Raul Torres: HB3149 is pretty much the pinnacle of our legislative agenda. The voters send us here to Austin for three things, they asked us to do three things, and we won on this platform. They asked us to not raise taxes and balance the budget, they asked us to eliminate wasteful spending in government, rethink how government works, and they asked us to do what we can to create jobs in Texas. That was the mandate. We have been able to identify legislation that will address those three issues. HB3149 identifies the issue or works toward the issue of wasteful government spending. Every organization has waste, and I define waste as being a cost in the process of delivering that service or product that does not need to be there. So, HB3149, when I learned about that methodology, I was very excited, and as me and my legislative staff looked into it, we got really excited and thought maybe this was the answer that government needed to address. So we did more examination. We talked to the originator, or the founder of the Lean Six-Sigma, who put it all together, and so as we talked to him, we talked to the city manager from Irving, Tommy Gonzales, we had the pleasure to meet with the workforce commissioner of the state of Utah who came down as well to speak on the behalf of that type of legislation. In every case, federal, state, and local government, in every case, each one of them, has found significant savings to their programs. I'll give you a very small example from the city manager of Irving. He spent $100,000 in implementing the process, but they have now saved in two years , I believe, $20 million dollars in expenditures. So their budget dropped from $188 million in a city budget down to a $168 million dollars in the budget with less staff and the services it provides had more efficient and much more acceptable to the citizens of Irving, according to the testimony we heard. That is phenomenal. The Department in Defense is saving tens of billions of dollars because Secretary Gates has said that the process is what drives those savings. We don't see it in the budget because he turns around and spends that money on additional equipment and needs for the military, which is good because we don't have to continue to raise taxes. Then of course, the commissioner from the state of Utah talked about the savings that they are experiencing in Utah as she expands the program throughout a range of departments. So without question, the evidence is there, this isn't theory, this is proven science in the workplace, in government. If you want to look further into the corporate world, we find companies like Apple Computers, we find Xerox, Caterpillar, Ford Motor Company, Motorola, major industries have used and implemented this methodology into workplace practices, and they're creating better products at a lower cost, which saves the consumer money at the end of the day. That's why I believe government should seriously think about looking into this, and that's why we did HB3149.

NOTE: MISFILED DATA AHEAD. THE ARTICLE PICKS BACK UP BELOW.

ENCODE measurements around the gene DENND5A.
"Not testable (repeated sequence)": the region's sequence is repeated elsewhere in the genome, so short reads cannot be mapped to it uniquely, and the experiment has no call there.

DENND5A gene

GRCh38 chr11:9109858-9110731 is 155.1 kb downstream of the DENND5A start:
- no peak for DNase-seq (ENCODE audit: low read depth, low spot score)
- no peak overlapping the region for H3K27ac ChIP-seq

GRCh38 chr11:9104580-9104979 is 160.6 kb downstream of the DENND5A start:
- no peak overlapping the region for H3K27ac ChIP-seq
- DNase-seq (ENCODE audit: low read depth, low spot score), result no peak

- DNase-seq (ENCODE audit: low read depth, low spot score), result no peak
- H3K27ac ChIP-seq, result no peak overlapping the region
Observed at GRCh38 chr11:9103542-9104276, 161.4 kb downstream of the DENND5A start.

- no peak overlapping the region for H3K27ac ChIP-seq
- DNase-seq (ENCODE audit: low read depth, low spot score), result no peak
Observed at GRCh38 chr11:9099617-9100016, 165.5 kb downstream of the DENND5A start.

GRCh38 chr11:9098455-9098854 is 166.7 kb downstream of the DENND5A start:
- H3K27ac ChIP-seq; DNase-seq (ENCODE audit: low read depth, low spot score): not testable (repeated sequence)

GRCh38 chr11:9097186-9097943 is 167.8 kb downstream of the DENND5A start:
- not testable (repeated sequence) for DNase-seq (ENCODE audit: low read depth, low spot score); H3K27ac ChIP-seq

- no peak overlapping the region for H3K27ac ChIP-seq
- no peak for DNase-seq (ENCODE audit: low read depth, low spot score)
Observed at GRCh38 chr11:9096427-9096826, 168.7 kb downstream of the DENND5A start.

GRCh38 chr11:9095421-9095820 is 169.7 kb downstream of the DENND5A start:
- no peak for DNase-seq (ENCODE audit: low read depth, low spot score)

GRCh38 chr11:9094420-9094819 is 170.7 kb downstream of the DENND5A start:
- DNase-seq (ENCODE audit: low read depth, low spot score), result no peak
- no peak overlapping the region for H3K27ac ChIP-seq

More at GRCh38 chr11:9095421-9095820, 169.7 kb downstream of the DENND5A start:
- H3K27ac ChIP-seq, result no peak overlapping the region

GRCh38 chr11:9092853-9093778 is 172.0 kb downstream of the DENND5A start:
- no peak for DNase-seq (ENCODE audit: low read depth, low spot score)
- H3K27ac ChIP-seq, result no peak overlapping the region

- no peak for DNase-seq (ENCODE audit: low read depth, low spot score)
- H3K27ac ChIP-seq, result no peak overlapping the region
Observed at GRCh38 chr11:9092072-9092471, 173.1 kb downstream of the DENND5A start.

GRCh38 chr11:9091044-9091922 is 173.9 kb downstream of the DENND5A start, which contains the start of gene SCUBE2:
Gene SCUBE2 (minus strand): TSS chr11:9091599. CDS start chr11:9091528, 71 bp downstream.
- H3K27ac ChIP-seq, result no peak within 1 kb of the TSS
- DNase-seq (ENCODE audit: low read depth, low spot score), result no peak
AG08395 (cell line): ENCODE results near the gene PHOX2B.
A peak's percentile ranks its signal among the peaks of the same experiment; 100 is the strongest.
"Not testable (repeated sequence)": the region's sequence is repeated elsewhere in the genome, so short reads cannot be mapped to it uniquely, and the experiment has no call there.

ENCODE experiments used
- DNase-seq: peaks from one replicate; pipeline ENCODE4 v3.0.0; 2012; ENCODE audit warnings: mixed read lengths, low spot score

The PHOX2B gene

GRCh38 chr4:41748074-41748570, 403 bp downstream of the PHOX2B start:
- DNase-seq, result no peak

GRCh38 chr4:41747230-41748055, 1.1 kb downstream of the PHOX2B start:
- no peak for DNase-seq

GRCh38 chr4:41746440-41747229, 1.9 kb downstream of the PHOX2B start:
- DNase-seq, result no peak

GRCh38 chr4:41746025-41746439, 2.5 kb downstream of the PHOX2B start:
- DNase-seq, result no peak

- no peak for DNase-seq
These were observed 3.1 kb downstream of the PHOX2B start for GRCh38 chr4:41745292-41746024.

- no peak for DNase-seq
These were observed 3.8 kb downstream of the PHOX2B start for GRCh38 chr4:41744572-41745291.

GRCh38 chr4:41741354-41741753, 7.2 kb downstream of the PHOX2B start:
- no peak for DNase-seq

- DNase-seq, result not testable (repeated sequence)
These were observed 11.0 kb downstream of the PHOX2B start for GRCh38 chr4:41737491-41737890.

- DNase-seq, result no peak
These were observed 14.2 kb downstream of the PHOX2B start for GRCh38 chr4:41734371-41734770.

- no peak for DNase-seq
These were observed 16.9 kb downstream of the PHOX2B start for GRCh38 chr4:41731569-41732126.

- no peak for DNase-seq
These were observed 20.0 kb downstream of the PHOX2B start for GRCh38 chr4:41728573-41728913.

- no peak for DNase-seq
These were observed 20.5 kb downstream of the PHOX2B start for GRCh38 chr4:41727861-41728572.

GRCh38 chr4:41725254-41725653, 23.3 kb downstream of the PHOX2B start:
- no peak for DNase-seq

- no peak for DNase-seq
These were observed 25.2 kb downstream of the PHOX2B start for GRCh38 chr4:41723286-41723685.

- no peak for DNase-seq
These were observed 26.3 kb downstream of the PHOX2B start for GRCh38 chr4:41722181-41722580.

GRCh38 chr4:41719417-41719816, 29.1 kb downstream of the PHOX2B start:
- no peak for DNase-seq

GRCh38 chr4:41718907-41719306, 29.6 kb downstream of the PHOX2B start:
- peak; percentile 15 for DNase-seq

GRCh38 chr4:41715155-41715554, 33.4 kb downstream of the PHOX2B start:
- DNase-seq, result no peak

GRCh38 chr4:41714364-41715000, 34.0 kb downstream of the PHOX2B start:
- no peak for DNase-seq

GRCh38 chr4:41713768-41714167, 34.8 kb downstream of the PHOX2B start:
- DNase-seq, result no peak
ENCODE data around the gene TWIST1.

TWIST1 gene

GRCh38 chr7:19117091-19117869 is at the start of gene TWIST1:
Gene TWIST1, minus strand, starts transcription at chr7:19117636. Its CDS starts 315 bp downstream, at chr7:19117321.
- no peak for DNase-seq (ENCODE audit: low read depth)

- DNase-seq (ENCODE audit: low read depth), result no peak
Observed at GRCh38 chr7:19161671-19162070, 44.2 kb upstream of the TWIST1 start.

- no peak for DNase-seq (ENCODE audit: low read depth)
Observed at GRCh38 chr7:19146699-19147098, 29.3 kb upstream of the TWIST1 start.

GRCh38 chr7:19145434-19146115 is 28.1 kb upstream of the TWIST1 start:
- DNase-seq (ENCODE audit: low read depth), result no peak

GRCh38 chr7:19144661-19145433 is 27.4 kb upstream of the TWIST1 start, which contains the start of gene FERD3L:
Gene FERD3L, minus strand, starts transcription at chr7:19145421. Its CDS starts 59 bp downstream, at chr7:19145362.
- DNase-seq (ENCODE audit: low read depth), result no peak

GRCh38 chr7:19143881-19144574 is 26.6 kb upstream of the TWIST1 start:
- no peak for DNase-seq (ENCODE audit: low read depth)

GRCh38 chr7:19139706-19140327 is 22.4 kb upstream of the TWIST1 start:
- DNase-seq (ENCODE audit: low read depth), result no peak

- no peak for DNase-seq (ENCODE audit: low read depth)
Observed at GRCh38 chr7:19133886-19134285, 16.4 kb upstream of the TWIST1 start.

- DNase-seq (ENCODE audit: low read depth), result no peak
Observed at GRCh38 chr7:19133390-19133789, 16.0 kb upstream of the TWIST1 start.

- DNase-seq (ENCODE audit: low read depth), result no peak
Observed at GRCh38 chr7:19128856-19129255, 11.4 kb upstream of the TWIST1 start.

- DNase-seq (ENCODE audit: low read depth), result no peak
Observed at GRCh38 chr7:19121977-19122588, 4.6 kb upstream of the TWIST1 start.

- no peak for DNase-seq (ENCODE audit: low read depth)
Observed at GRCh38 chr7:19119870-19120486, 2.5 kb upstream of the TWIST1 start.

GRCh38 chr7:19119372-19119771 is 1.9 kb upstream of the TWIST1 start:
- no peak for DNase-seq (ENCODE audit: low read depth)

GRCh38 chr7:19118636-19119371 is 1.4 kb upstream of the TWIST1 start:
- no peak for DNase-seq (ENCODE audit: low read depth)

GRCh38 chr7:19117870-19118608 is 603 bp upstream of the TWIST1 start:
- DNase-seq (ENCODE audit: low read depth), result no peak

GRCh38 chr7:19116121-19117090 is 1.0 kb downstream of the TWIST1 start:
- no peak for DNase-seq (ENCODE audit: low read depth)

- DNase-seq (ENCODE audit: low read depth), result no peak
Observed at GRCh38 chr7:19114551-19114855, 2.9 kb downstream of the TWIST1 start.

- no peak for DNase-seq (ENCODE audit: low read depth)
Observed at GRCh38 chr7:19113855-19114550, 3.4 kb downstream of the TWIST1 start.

Adryana Boyne: You and I have spoken before. I believe as an immigrant myself that everyone should speak English. One of the reasons I got excited when you were elected was the fact that you are one of few Republicans that is able to speak in Spanish. You are aware that in Texas, there is a large amount of people who speak Spanish. I know that you have been able to use Spanish. Do you think Spanish is a good tool here in Texas for outreach and to educate some of the Texans who still speak Spanish and feel that they can be informed better in that language?
Raul Torres: Yes, I think it's a big benefit. Anytime, you're multi-language capable, you add an extra dimension that most people don't have. When I was a little boy, through third grade, I didn't speak English, but then when I moved across the boundaries and went to a new elementary school, they didn't speak Spanish there like they did in the prior one. So I had to immerse myself in English very quickly and learn the language. Then I lost the Spanish. Then when I was around 25, I decided to worship with a Spanish-speaking Congregation, even though I didn't understand, and once I became a Christian, my brother said we could really use your help. I said I don't speak Spanish, well he said you need to learn it. So what I did was taught it to myself. I learned Spanish with the Bible like Abraham Lincoln, but in my case, the Bible was in Spanish, and I taught myself how to read it, how to write it, and how to speak it. I'm not proficient according to some other people's standards, but I get by, and I get my message across. I think that skill has helped me in my professional career, it has helped me in my public career, and it's helped me be able to better understand not only how I think and why I think the way I think, but better understand why other people think. It does come with the culture, different things come with the language, so it's helped me a lot, and I would encourage everybody, if you have some time you can set aside, learn the language, it can only help you. It can never hurt you.
Related Content: Applying Lean Six Sigma To The Federal Government to Reduce Waste